Why Apple’s HomeKit Announcement Is a Big Deal for Makers

This year’s Apple WWDC keynote was over two and a half hours long, and it didn’t have a lot to say about HomeKit—Apple’s framework to…

Alasdair Allan
6 years agoInternet of Things

This year’s Apple WWDC keynote was over two and a half hours long, and it didn’t have a lot to say about HomeKit—Apple’s framework to configure and control home automation accessories—but the news that Apple is moving HomeKit outside of the prohibitively complex licensing regime of the MFi program, and opening it up to normal developers, may well be the biggest thing to come out of this year’s WWDC.

The focus during the keynote was on the release of the HomePod—pitched by Apple as a reinvention of home music—the smart speaker also includes Siri support, and is a direct competitor to both Amazon’s Echo and the Google Home. Despite that, the fact it can be used as a hub to control HomeKit devices like the Apple TV has been barely mentioned.

But during the “What’s new in HomeKit” session developers were told that HomeKit smart devices—that had previously had to go through extensive testing and include a special cryptographic chip for authentication — can now use software based authentication, and be self-certified.

You can in fact now even build your HomeKit devices out of an Arduino, or a Raspberry Pi.

Of course you could sort of do that before using something called HomeBridge—a lightweight NodeJS server you can run on your home network that emulates the iOS HomeKit API—as it’s pretty easy to get HomeBridge running on the Raspberry Pi.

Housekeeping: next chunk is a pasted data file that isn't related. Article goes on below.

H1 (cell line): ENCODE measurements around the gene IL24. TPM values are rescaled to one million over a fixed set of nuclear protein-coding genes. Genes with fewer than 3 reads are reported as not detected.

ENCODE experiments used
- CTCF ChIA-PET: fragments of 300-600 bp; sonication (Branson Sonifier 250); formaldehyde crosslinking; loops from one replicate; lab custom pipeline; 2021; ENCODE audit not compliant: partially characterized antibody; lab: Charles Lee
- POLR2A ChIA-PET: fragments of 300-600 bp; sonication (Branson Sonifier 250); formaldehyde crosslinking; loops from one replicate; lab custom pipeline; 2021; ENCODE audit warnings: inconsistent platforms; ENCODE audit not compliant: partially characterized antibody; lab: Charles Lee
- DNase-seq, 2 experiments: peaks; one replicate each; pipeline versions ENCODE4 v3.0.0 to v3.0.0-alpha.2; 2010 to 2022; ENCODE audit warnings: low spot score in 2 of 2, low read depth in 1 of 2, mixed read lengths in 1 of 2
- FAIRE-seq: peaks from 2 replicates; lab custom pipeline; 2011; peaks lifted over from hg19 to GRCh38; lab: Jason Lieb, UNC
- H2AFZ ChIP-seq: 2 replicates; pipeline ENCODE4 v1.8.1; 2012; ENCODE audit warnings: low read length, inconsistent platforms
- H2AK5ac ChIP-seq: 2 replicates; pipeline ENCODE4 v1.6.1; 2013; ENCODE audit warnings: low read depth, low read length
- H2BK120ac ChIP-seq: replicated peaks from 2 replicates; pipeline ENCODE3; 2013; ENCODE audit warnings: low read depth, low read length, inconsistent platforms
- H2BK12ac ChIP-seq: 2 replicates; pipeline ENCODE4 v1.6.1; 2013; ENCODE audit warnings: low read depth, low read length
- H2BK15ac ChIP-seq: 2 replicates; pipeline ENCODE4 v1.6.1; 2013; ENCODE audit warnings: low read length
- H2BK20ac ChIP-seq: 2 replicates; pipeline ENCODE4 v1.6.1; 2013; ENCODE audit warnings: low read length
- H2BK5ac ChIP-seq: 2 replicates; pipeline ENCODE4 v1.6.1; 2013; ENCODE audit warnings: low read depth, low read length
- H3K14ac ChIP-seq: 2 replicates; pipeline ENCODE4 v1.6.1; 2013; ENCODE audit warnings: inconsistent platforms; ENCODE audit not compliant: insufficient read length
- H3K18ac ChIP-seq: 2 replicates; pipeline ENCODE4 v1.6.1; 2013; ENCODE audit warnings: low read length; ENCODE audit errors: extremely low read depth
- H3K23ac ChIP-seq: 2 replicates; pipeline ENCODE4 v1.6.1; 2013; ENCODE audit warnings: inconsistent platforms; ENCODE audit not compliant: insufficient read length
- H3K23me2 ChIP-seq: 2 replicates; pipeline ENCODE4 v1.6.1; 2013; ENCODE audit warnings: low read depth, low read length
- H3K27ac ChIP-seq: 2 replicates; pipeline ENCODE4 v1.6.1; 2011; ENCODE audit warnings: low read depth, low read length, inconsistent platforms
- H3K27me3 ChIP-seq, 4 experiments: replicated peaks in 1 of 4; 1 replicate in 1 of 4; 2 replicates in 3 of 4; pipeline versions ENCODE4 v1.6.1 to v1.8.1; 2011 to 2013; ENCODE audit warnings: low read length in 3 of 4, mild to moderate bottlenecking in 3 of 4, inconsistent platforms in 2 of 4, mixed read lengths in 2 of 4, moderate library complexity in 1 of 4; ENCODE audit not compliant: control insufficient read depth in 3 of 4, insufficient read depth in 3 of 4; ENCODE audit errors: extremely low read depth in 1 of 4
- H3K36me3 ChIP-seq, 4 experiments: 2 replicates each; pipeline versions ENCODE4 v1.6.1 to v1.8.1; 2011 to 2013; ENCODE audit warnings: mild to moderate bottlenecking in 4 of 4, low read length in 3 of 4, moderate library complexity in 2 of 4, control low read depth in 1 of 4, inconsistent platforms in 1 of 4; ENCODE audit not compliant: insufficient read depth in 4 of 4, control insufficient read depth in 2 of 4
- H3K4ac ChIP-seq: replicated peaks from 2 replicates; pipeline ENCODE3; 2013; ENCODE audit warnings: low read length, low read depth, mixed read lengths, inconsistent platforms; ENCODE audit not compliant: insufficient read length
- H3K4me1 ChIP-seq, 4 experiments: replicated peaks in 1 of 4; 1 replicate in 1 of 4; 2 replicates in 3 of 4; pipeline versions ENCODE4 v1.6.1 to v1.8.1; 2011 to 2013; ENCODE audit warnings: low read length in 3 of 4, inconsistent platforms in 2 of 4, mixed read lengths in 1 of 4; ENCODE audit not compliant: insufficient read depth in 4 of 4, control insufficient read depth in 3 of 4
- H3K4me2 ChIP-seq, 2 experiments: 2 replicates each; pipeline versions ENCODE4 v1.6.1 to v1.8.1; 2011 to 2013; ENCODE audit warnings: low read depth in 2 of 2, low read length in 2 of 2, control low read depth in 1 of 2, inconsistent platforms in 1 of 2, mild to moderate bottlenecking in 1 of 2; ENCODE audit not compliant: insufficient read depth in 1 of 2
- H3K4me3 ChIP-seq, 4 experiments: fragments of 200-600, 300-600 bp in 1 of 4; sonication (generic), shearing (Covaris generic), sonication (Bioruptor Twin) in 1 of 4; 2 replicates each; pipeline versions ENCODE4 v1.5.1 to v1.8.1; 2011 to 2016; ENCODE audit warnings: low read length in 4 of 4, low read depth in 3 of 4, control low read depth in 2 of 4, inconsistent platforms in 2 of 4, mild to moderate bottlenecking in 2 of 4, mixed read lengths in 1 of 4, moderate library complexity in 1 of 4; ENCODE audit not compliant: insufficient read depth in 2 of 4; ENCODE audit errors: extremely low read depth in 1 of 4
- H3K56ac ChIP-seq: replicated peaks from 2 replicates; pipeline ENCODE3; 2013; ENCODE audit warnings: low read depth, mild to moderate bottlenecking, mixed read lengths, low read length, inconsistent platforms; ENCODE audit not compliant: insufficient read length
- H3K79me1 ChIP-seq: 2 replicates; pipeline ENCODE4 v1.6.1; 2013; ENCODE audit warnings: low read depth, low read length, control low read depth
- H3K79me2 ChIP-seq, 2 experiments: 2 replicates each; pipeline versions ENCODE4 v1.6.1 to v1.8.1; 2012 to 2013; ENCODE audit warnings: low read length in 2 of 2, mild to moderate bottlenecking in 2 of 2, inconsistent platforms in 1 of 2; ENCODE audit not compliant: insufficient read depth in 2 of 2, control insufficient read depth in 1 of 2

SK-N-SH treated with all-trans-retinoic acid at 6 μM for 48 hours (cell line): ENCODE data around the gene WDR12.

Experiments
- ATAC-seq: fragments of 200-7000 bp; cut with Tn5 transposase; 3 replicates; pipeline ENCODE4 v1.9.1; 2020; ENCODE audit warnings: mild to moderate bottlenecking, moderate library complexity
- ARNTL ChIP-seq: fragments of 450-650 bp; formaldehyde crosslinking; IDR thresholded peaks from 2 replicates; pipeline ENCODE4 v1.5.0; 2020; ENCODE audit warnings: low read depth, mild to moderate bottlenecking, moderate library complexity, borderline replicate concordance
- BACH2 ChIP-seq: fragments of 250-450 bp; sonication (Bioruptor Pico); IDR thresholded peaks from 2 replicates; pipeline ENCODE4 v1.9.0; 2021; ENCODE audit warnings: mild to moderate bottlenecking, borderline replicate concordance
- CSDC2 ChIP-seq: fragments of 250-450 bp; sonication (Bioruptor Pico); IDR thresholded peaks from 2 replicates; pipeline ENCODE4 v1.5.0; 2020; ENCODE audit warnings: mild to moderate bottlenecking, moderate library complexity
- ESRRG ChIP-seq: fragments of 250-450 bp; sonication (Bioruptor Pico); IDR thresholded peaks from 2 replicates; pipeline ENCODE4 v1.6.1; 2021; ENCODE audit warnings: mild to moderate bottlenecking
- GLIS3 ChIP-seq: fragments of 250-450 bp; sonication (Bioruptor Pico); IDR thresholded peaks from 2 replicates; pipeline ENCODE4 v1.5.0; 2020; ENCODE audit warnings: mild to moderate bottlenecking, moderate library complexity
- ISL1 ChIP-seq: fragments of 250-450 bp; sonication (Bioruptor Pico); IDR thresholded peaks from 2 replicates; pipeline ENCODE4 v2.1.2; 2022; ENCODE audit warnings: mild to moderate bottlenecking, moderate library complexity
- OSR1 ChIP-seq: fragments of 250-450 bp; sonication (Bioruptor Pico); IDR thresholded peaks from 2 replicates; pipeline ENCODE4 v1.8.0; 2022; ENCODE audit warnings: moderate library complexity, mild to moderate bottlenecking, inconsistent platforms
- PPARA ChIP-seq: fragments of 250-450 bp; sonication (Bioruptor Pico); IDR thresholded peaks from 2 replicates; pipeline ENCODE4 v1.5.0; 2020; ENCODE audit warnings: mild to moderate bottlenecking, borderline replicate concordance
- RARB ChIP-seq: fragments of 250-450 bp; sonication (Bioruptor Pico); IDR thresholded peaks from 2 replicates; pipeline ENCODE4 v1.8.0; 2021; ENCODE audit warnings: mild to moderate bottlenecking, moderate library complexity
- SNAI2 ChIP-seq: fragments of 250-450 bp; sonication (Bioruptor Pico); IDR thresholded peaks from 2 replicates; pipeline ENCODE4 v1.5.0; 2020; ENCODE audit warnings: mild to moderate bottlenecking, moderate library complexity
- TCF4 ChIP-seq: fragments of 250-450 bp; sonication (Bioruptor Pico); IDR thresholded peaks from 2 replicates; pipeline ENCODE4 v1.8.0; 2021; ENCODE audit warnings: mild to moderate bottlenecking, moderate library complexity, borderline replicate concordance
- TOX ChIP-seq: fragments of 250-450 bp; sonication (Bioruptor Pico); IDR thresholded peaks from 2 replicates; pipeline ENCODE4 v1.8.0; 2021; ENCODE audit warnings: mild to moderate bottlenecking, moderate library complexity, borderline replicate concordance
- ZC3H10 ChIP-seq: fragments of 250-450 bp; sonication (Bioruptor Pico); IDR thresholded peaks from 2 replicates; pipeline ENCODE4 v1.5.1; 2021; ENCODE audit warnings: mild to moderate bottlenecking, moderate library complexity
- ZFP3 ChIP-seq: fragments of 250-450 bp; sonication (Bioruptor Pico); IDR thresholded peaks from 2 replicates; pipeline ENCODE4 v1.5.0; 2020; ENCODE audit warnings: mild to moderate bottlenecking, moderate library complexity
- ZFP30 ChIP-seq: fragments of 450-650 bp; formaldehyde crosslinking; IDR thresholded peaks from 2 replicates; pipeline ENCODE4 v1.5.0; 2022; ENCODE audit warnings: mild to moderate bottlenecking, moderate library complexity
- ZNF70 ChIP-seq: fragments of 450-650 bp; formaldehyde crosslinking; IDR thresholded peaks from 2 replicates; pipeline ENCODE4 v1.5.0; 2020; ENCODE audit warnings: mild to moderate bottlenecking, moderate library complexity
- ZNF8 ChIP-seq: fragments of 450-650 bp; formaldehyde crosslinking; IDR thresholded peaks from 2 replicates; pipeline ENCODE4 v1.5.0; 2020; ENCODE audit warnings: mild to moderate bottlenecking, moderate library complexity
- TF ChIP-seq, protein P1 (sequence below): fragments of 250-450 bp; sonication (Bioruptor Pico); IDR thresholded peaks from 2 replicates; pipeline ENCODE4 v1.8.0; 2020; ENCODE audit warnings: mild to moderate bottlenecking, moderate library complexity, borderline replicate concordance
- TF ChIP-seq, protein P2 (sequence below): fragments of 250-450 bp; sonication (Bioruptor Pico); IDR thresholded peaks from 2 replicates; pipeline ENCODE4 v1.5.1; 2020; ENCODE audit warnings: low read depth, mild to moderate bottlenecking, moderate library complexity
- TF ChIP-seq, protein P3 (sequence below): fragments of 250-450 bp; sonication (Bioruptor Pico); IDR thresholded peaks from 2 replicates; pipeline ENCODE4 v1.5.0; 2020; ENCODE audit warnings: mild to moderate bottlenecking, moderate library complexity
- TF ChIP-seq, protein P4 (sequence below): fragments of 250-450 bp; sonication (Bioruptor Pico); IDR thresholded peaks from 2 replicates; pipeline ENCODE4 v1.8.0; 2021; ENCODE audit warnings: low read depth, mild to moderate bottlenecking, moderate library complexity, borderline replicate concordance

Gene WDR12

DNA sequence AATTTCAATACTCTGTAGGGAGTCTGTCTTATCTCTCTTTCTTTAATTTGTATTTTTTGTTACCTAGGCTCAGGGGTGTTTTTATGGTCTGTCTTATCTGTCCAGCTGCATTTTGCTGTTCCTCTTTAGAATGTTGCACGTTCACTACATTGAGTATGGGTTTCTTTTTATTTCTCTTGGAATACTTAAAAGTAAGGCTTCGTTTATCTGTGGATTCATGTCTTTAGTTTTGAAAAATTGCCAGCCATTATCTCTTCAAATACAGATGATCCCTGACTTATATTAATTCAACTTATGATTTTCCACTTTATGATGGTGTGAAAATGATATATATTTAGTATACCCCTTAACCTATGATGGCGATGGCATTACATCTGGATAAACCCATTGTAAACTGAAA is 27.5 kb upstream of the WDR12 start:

What’s different now is that, amongst other things, you don’t have to fear a DMCA take down notice from Apple. But also that your microcontroller-based HomeKit device can talk directly to your phone, without going through a bridge.

For those of you with Apple Developer accounts the HomeKit Accessory Protocol Specification, at least for non-commercial use, is now available. This is what you need to allow you to HomeKit-enabled your project directly.

However you’ll need to remember that, if you intend to build and sell a HomeKit-enabled device commercially, you still have to enrol in the MFi Program. In other words, if you’re taking your project to Kickstarter, you still need to do the legal paperwork.

[h/t: Forbes]

Update: There is already an native on ESP8266_RTOS, “The code provides all the services required to pair iOS with an IP device and to operate that device once paired with multiple iOS devices. It runs on even the smallest ESP8266 device like the ESP-01. It creates an API level to create your HomeKit device without descending to the lower levels of the HAP protocol.” See the demonstration project for details.

Alasdair Allan
Scientist, author, hacker, maker, and journalist. Building, breaking, and writing. For hire. You can reach me at 📫 alasdair@babilim.co.uk.
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